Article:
Lives at risk
The COVID-19 scare has brought to greater awareness how important drugs are to our health. During earlier pandemics, millions died as curative drugs or vaccines weren’t available. Today, they are for most illnesses that would otherwise be widespread.Recently, we had our own pandemic that killed an estimated 800 Filipino children from dengue from January to August 2019, because mothers stopped vaccinating due to the hysteria caused by irresponsible reporting on Dengvaxia: a self-inflicted cure when there was one available.
Now there’s a worldwide pandemic from COVID-19 because there is no cure—as yet. But there will be, as a worldwide search for a cure is rushed. A number of global pharmaceutical companies have partnered with international research institutions for potential vaccines, medicines, and diagnostics for this coronavirus. But will we get it here in the Philippines? The answer may well be no. Drug companies are now reluctant to introduce innovative products into the Philippines because the government has forced massive discounts (reductions) on the prices of drugs.
The immense cost of finding and manufacturing a COVID-19 cure will have to be recovered, so the innovators will sell into markets where they can recoup that cost. The Philippines is no longer one of those markets. In mid-February, the government issued an executive order (EO 104) that controlled the wholesale and retail price of 133 drugs, with another 72 to follow. The possibility, nay, probability that the DOH would control the price of a COVID-19 cure means the Philippines will be the last market to be supplied.
This is a risk now for any innovative drugs. Who will risk bringing in a product when you may have your margins slashed, even eliminated? You’ll concentrate on open markets where the market determines the price.
And for a COVID-19 cure or vaccine, controlling its price is likely given the DOH thinking that essential drugs are those that must be controlled. That’s the problem of Executive Order 104; the Maximum Drug Retail Price (MDRP) scheme ignores that companies have spent millions, even billions, to find cures for some of our worst illnesses. And they’ve been successful. Almost everything has a cure today; cancer has yet to be beaten, but it will eventually be as a huge effort at huge expense is underway.
In 1928, Alexander Fleming discovered penicillin. That was the discovery that revolutionized medicines. The growth of medicines to cure diseases, and of vaccines to prevent them in the first place, has been almost exponential. That has to be paid for. In the early 1900s, you died or was crippled for life if you got tuberculosis or polio. Today, after a course of pills, you live. Some P3,000 to P4,000 has saved your life. Are you going to quibble over that? Are you going to deny pharmaceutical companies the money they need to pay for the cost of manufacturing and delivering that drug to you, and not provide them with the funds they need to find a cure for cancer?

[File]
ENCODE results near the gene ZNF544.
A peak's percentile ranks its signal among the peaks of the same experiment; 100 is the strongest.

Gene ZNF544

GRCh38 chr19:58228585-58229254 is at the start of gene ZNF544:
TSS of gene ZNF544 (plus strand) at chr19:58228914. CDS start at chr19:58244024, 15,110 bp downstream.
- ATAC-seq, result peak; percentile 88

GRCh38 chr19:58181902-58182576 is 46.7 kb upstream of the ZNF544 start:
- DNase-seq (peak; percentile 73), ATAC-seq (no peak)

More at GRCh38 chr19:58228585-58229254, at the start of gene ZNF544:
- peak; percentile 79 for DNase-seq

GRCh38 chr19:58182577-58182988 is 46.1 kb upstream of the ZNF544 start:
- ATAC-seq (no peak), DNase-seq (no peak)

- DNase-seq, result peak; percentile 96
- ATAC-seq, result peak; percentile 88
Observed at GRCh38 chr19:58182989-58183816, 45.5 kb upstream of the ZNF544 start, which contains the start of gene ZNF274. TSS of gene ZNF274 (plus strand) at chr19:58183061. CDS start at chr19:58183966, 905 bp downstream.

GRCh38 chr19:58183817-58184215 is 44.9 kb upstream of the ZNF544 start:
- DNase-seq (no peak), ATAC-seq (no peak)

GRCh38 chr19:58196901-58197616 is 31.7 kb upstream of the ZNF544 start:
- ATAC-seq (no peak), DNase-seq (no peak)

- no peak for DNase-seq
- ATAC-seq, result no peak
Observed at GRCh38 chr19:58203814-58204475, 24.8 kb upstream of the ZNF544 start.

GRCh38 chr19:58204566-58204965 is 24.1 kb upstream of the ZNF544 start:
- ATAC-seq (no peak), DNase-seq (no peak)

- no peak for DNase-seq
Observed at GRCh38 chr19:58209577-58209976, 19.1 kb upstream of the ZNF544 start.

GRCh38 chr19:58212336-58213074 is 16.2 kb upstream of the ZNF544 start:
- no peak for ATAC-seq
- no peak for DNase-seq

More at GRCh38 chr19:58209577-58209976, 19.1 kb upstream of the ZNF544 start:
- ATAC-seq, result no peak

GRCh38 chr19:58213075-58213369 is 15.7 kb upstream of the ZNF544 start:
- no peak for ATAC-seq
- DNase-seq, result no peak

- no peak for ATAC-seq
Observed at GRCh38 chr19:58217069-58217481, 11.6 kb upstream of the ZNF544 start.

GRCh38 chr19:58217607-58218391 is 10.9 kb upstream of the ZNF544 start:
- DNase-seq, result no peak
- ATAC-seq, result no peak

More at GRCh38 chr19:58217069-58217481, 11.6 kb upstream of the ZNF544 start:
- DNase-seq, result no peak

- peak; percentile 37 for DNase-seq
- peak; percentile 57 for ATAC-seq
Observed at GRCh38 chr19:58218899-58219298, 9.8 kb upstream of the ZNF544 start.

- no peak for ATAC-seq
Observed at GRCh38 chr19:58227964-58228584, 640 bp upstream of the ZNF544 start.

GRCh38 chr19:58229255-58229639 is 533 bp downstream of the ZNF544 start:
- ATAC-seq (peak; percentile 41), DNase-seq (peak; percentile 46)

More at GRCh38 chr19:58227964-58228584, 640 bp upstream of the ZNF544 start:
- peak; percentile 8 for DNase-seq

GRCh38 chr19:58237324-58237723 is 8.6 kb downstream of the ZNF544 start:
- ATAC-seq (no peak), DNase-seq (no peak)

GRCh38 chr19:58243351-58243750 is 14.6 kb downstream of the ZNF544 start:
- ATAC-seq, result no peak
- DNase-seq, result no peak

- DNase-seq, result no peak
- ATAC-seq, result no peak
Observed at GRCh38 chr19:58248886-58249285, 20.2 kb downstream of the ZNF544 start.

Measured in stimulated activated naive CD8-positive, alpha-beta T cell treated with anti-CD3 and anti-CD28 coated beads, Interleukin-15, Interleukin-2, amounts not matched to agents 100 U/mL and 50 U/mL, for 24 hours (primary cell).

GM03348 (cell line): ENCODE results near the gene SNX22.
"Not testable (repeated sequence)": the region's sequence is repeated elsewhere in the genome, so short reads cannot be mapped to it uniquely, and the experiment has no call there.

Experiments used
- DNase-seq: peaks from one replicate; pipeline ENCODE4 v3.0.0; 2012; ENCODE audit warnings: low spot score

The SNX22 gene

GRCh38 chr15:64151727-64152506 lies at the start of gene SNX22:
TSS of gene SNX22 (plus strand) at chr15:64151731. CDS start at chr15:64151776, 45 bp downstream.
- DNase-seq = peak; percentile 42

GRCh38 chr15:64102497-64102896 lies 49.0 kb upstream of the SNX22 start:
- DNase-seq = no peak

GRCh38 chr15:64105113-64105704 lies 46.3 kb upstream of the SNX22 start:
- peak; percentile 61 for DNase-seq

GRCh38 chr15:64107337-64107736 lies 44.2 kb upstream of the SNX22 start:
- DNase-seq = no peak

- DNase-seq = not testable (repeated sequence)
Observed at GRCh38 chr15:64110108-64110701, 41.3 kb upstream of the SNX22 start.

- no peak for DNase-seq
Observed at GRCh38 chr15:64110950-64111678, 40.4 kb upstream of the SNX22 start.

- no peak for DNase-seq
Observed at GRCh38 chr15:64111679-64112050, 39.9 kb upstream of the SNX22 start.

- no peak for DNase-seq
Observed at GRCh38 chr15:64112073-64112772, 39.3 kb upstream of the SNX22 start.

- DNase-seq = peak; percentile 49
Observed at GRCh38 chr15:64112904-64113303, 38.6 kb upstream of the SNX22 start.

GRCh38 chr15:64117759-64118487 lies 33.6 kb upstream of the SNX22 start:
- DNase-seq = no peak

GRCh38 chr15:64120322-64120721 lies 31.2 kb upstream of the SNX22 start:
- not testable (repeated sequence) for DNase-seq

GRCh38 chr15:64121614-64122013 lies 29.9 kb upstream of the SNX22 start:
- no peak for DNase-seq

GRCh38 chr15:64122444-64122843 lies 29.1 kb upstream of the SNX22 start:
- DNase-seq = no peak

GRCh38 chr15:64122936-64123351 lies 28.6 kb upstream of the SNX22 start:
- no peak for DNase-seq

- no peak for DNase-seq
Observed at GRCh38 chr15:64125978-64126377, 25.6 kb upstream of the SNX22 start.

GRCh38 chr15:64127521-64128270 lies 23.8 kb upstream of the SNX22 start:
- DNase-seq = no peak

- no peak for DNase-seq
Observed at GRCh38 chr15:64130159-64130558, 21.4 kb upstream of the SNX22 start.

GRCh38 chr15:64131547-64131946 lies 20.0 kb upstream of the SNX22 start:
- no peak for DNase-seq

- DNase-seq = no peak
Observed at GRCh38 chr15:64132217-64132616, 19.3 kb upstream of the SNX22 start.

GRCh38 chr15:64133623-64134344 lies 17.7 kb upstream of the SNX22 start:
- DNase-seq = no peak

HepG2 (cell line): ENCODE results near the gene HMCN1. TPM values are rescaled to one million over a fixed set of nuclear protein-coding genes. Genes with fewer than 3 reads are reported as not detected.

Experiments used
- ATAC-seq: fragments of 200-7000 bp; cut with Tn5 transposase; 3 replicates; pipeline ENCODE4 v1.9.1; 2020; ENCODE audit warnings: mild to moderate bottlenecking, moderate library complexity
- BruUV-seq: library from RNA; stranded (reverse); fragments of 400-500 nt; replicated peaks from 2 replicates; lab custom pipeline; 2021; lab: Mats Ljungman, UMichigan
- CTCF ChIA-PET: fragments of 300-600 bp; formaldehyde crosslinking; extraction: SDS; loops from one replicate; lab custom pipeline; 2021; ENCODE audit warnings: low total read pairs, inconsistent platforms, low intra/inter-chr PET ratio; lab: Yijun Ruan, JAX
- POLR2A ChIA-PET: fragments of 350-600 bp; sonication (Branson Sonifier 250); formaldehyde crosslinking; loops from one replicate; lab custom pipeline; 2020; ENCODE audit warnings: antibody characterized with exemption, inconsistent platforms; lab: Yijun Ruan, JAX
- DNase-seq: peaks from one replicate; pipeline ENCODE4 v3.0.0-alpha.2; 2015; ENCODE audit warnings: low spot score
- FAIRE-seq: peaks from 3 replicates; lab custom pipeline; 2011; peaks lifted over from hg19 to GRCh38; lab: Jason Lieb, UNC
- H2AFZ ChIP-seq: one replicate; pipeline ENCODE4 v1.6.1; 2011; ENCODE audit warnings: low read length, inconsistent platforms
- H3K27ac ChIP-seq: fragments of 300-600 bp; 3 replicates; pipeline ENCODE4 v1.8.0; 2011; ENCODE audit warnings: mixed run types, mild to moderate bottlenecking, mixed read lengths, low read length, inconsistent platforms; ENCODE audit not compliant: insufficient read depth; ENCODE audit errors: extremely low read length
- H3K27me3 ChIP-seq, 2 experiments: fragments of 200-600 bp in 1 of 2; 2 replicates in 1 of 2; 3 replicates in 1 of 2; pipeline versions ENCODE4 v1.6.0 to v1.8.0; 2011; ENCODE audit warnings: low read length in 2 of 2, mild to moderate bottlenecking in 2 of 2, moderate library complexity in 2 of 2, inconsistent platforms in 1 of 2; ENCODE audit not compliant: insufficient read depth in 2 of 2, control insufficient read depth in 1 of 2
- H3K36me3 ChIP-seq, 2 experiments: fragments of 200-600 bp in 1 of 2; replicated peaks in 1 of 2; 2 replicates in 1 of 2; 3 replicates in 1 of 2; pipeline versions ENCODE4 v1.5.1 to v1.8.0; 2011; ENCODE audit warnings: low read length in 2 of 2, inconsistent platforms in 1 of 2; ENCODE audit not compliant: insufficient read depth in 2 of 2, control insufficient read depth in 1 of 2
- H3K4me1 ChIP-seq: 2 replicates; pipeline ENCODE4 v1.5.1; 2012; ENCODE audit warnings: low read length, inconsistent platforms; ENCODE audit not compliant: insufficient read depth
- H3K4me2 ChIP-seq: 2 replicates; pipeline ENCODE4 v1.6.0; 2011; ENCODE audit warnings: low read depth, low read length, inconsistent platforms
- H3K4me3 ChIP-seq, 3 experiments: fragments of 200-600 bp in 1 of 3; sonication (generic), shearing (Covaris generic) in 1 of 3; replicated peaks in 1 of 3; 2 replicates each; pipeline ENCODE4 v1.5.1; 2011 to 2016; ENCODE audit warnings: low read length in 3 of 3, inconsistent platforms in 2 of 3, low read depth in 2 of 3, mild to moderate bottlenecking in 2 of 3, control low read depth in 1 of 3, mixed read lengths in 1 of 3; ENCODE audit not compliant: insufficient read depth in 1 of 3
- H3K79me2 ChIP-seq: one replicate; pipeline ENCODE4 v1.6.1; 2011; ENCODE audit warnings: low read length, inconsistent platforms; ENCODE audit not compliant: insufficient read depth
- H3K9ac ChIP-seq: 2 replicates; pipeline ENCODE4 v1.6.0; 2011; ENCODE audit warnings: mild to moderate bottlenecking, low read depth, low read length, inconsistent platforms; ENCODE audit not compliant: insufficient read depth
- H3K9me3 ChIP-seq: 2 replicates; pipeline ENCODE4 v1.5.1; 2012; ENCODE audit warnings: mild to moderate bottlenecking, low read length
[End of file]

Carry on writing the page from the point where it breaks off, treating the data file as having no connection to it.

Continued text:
What you can afford is not the determinant of the cost of a drug, or of anything else. Cars can’t be sold for $1,000 because that’s all you can afford. The manufacturer must cover his costs. For drugs, it’s the same.
I raised this in my Feb. 6, 2020 column where I discussed the case of one drug where an inferior medicine was being considered because it was cheaper. Cost should not be a consideration when it comes to health.
With the introduction of price control on drugs vital to our health, some may disappear from the market altogether, as companies will be unwilling to sell at a loss. Or the limited supply of drugs may shift to more profitable markets.
What was strange about the MDRP, though, was that it seemed to confuse its intent. The intent was to reduce the cost patients would have to pay. Yet for a number of drugs, there was no reduction for the patient but there was for the pharmaceutical companies. Why? Why hurt the very companies that give us drugs without helping the patient? Even stranger, in a large number of cases, the reduction forced on the pharmaceutical companies was more than that imposed on the retailers. It makes no sense.
We are in a crisis the world has yet to understand. It’s not a time to be forcing the very companies we need to resolve this crisis to put the Philippines last on their list to help. EO 104 offered an alternative. Section 4 allowed for pooled procurement and negotiation. That’s the way to go. The President should rescind EO 104 and negotiate. COVID-19 gives more than sufficient reason.
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